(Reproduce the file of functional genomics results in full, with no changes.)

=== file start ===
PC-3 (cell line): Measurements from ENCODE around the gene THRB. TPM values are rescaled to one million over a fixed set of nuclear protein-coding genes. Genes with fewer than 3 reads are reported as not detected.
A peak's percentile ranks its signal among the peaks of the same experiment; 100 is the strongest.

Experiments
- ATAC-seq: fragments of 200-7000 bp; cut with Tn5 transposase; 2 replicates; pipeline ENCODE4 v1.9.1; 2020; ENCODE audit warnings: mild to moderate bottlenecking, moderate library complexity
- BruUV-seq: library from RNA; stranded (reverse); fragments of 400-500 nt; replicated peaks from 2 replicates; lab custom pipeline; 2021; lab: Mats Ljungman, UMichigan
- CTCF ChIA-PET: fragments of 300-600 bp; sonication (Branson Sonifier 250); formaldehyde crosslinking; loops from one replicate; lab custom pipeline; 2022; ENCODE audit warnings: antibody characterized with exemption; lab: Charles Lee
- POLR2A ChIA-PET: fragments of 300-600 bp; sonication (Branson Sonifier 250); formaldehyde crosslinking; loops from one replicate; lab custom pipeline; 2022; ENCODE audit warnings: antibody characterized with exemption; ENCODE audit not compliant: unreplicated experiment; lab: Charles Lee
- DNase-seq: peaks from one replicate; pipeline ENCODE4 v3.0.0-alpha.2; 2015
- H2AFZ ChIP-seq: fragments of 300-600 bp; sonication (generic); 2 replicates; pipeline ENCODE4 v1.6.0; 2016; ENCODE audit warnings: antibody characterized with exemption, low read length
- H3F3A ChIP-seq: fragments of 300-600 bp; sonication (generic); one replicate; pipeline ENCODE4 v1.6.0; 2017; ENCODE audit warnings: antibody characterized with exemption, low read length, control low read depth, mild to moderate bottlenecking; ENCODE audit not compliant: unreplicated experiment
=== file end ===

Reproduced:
PC-3 (cell line): Measurements from ENCODE around the gene THRB. TPM values are rescaled to one million over a fixed set of nuclear protein-coding genes. Genes with fewer than 3 reads are reported as not detected.
A peak's percentile ranks its signal among the peaks of the same experiment; 100 is the strongest.

Experiments
- ATAC-seq: fragments of 200-7000 bp; cut with Tn5 transposase; 2 replicates; pipeline ENCODE4 v1.9.1; 2020; ENCODE audit warnings: mild to moderate bottlenecking, moderate library complexity
- BruUV-seq: library from RNA; stranded (reverse); fragments of 400-500 nt; replicated peaks from 2 replicates; lab custom pipeline; 2021; lab: Mats Ljungman, UMichigan
- CTCF ChIA-PET: fragments of 300-600 bp; sonication (Branson Sonifier 250); formaldehyde crosslinking; loops from one replicate; lab custom pipeline; 2022; ENCODE audit warnings: antibody characterized with exemption; lab: Charles Lee
- POLR2A ChIA-PET: fragments of 300-600 bp; sonication (Branson Sonifier 250); formaldehyde crosslinking; loops from one replicate; lab custom pipeline; 2022; ENCODE audit warnings: antibody characterized with exemption; ENCODE audit not compliant: unreplicated experiment; lab: Charles Lee
- DNase-seq: peaks from one replicate; pipeline ENCODE4 v3.0.0-alpha.2; 2015
- H2AFZ ChIP-seq: fragments of 300-600 bp; sonication (generic); 2 replicates; pipeline ENCODE4 v1.6.0; 2016; ENCODE audit warnings: antibody characterized with exemption, low read length
- H3F3A ChIP-seq: fragments of 300-600 bp; sonication (generic); one replicate; pipeline ENCODE4 v1.6.0; 2017; ENCODE audit warnings: antibody characterized with exemption, low read length, control low read depth, mild to moderate bottlenecking; ENCODE audit not compliant: unreplicated experiment